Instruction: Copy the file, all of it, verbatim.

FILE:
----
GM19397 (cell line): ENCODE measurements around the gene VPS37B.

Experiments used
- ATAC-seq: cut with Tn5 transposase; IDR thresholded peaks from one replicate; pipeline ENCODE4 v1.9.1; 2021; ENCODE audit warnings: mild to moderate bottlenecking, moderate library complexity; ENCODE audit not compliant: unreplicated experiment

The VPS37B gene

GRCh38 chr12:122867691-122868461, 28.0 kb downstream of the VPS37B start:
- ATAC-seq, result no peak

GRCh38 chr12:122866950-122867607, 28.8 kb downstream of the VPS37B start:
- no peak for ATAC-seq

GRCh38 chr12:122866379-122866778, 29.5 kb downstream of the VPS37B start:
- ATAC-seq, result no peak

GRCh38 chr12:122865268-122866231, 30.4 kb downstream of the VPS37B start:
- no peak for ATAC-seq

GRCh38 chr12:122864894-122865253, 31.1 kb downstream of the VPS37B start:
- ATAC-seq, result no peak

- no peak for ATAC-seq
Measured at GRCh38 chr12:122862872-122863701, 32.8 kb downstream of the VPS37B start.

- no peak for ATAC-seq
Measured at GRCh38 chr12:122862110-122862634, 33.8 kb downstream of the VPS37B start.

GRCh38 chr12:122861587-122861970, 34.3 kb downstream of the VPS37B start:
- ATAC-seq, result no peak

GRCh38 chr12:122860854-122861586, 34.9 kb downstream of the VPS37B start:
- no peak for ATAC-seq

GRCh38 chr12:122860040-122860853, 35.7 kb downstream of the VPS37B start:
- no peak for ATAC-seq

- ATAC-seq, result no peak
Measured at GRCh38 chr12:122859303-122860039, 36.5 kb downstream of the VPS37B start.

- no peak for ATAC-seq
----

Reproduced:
GM19397 (cell line): ENCODE measurements around the gene VPS37B.

Experiments used
- ATAC-seq: cut with Tn5 transposase; IDR thresholded peaks from one replicate; pipeline ENCODE4 v1.9.1; 2021; ENCODE audit warnings: mild to moderate bottlenecking, moderate library complexity; ENCODE audit not compliant: unreplicated experiment

The VPS37B gene

GRCh38 chr12:122867691-122868461, 28.0 kb downstream of the VPS37B start:
- ATAC-seq, result no peak

GRCh38 chr12:122866950-122867607, 28.8 kb downstream of the VPS37B start:
- no peak for ATAC-seq

GRCh38 chr12:122866379-122866778, 29.5 kb downstream of the VPS37B start:
- ATAC-seq, result no peak

GRCh38 chr12:122865268-122866231, 30.4 kb downstream of the VPS37B start:
- no peak for ATAC-seq

GRCh38 chr12:122864894-122865253, 31.1 kb downstream of the VPS37B start:
- ATAC-seq, result no peak

- no peak for ATAC-seq
Measured at GRCh38 chr12:122862872-122863701, 32.8 kb downstream of the VPS37B start.

- no peak for ATAC-seq
Measured at GRCh38 chr12:122862110-122862634, 33.8 kb downstream of the VPS37B start.

GRCh38 chr12:122861587-122861970, 34.3 kb downstream of the VPS37B start:
- ATAC-seq, result no peak

GRCh38 chr12:122860854-122861586, 34.9 kb downstream of the VPS37B start:
- no peak for ATAC-seq

GRCh38 chr12:122860040-122860853, 35.7 kb downstream of the VPS37B start:
- no peak for ATAC-seq

- ATAC-seq, result no peak
Measured at GRCh38 chr12:122859303-122860039, 36.5 kb downstream of the VPS37B start.

- no peak for ATAC-seq